Susan--I just wrote up our experiences with Megawords at MoreSpelling. -- CatherineJohnson - 14 Jun 2005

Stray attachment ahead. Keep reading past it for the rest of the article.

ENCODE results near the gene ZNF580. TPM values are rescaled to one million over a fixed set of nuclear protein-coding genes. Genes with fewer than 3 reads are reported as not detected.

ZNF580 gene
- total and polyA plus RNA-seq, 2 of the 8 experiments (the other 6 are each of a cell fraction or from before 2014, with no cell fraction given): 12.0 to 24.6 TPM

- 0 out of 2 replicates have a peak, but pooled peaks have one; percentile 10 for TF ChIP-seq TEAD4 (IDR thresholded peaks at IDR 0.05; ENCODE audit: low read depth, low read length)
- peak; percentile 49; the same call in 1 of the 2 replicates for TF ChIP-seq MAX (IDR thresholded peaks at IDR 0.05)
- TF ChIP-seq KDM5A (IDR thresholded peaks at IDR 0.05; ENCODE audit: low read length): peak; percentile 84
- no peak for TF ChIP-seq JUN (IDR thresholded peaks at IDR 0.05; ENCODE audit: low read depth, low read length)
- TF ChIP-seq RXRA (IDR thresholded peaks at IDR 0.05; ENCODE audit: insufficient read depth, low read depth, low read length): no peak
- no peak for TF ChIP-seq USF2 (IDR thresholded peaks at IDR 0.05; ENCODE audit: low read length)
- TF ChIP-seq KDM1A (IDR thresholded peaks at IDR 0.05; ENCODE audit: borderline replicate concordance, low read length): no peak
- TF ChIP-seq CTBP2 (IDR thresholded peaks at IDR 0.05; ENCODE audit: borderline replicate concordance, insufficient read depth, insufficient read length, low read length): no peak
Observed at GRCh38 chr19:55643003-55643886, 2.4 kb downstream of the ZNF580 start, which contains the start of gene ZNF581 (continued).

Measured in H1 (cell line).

"Great Kids Spelling". That's what our lowest grades called it. My son got that on his attempts at writing - with no corrections. They also didn't even teach him how to hold a pencil correctly. They start the kids writing in a journal in Kindergarten. (drawing pictures plus a word here or there) Wall words. This is Whole Language applied to spelling. Why do they all have this hangup about not directly teaching kids anything? Actually, my son has an amazing memory and would be the poster child for wall words. However, I prefer that he learns phonics, spelling rules, syllables, root words, grammar rules, and punctuation rules. Has anyone read "Eats, Shoots, and Leaves"? It's a great book on punctuation. I will look at Megawords. I would also be interested in finding any web site(s) that might be comparable to KTM for English Language Arts. I will have to brush up a little to be able to teach my son how to parse sentences. I can't imagine they do that anymore. -- SteveH - 15 Jun 2005